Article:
St. Paul City Council members are pushing back against a proposed daily fee for after-school programs at the city’s recreation centers and asking whether the Parks and Recreation Department can find other ways to cut costs.
After expanding free rec center programming in 2019, charging fees in 2020 “feels like a bit of a wash in what we’ve been trying to do,” Council Member Rebecca Noecker said at a budget committee meeting Wednesday.
“I noticed a lot of departments in their budgets, since this is clearly a lean budget year, have found real efficiencies in terms of office supplies and furniture and janitorial services and technology,” Noecker said. “I don’t see those efficiencies in the parks budget — I see cutting of services.”
The proposed 2020 budget, which Mayor Melvin Carter unveiled earlier this month, includes an anticipated $225,000 in revenue from a $5 daily fee for the after-school Rec Check and Summer Blast programs. Children who qualify for free or reduced-price lunch would not have to pay, and the Parks Department would not start collecting fees until next summer or fall.
Council Member Jane Prince, who said she shared Noecker’s concerns about the daily fee, noted that eliminating library fines last year also eliminated the time staff members spent collecting them. She asked whether the time needed for parks staff to collect fees would add an extra cost. The Parks Department charges for other programs but has provided Rec Check for free since it began in the early 2000s.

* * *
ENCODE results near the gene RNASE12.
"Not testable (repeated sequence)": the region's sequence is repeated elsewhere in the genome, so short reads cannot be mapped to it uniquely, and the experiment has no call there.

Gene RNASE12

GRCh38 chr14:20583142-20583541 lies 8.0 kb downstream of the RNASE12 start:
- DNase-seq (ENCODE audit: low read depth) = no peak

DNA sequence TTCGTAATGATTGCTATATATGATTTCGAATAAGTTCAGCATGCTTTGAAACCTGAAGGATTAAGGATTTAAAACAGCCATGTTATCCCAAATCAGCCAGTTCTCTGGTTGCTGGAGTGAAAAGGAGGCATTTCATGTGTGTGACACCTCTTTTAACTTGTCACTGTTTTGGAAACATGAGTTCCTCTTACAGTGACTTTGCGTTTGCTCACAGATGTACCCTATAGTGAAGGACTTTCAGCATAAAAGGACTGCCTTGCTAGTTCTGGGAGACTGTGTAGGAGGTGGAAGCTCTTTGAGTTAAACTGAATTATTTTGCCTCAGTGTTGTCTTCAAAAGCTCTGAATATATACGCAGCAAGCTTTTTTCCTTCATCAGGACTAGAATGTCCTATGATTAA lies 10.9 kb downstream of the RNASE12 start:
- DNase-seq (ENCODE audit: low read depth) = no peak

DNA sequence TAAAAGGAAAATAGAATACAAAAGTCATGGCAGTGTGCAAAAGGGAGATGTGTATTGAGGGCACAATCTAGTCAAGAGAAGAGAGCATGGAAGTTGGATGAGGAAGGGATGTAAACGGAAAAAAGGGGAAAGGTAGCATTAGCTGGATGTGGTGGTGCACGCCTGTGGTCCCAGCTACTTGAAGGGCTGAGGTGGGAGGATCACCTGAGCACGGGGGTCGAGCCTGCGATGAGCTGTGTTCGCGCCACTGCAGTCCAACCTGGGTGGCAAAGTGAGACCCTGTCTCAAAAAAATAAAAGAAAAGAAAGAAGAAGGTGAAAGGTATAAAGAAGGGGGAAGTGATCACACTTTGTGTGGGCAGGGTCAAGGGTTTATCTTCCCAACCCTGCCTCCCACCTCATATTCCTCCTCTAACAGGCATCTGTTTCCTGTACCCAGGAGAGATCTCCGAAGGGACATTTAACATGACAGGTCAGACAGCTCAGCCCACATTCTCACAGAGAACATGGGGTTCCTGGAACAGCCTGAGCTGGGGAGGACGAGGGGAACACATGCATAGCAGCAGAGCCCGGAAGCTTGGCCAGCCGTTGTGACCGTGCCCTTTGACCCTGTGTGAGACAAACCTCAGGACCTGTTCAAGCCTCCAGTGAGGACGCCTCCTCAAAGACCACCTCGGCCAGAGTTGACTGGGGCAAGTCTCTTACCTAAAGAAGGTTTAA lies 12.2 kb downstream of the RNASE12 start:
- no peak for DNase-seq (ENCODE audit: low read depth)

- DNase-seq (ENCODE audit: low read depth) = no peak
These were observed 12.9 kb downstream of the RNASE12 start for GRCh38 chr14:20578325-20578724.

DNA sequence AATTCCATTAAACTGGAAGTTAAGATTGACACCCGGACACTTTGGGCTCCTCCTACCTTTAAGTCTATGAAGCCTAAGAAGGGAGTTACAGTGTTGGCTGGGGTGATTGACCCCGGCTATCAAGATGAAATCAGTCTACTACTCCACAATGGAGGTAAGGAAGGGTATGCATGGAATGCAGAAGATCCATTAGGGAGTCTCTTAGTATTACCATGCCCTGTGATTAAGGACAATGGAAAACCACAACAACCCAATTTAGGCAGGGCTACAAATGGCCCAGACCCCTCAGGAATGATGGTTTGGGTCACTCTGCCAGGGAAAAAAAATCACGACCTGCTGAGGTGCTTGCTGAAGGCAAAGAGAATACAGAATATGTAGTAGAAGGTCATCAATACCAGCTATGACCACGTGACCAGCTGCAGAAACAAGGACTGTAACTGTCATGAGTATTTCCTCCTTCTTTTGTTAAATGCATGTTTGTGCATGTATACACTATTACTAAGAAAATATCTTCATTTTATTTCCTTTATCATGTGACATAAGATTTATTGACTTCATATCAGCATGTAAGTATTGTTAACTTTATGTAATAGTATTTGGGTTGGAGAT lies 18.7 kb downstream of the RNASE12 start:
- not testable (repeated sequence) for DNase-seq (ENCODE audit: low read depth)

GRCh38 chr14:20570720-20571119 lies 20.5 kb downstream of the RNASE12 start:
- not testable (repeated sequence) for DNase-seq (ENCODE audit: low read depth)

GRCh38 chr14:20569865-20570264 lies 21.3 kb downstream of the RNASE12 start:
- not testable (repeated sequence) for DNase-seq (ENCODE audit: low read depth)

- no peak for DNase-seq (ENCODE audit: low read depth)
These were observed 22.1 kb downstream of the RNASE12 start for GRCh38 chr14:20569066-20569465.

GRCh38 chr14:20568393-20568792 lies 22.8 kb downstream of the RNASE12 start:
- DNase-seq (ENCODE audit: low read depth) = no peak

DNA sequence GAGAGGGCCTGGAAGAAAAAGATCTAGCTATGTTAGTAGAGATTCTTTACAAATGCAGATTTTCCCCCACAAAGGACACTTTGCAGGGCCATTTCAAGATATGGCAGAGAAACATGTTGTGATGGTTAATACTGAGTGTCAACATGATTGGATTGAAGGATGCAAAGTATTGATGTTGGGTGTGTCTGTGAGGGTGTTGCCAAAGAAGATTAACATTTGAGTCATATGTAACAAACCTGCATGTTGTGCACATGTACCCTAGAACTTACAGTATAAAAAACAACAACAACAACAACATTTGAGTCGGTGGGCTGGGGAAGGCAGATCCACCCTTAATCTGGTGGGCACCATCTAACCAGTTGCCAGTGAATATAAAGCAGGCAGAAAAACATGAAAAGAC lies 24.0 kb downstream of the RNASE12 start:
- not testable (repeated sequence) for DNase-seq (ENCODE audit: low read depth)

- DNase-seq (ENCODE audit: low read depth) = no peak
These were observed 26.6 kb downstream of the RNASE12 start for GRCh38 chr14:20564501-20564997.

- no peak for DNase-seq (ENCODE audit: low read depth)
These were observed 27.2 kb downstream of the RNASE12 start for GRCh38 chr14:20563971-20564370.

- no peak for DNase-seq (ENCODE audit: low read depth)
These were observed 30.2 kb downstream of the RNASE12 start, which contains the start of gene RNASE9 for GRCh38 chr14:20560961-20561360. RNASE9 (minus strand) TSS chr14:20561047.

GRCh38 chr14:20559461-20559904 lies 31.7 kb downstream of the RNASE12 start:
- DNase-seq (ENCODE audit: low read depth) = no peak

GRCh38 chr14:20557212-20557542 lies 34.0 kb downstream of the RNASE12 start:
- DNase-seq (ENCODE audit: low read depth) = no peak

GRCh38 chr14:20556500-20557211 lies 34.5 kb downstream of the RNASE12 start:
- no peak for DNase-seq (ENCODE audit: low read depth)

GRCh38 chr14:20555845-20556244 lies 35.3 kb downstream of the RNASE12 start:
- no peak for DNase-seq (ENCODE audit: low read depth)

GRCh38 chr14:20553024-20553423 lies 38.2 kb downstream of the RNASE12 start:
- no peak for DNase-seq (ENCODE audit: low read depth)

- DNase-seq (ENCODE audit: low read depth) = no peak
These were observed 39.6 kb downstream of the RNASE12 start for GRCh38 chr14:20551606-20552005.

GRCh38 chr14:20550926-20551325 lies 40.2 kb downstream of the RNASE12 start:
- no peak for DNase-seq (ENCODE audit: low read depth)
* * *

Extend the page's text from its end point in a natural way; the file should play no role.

“I want to see the cost of taking in that money, and how it’s going to be managed by staff,” Prince said.
Parks and Recreation Director Mike Hahm presented an overview of the department’s proposed budget to council members Wednesday morning and will make more detailed presentations about parks operations and services at later meetings. Other department directors are making similar presentations before the council’s levy limit vote in September and final budget approval in December.
The 2019 budget nearly tripled funding for an initiative to expand rec center programming in areas of concentrated poverty where most residents are people of color, and enrollment in Rec Check and Summer Blast jumped from 2,000 to 3,000 as a result.
Hahm said at Wednesday’s committee meeting that the proposed 2020 budget prioritizes sustaining last year’s investment in rec center programs. The department is also planning to spend an extra $250,000 in 2020 to accommodate changing school start times with longer rec center hours.
“In my conversations with Mayor Carter, as we came to conclusions on this budget, they were very tough choices to prioritize where we do make that investment,” Hahm said.
Carter’s $622 million 2020 budget includes more than $4 million in cuts citywide. Proposed Parks Department reductions include some personnel costs, as well as about $30,000 for hanging flower baskets and $100,000 for holiday lights and ice skating downtown in the winter of 2020-21.
The department also is anticipating $100,000 in additional revenue in 2020, when visitors to Como Zoo and Conservatory will be able to donate using a credit card instead of cash.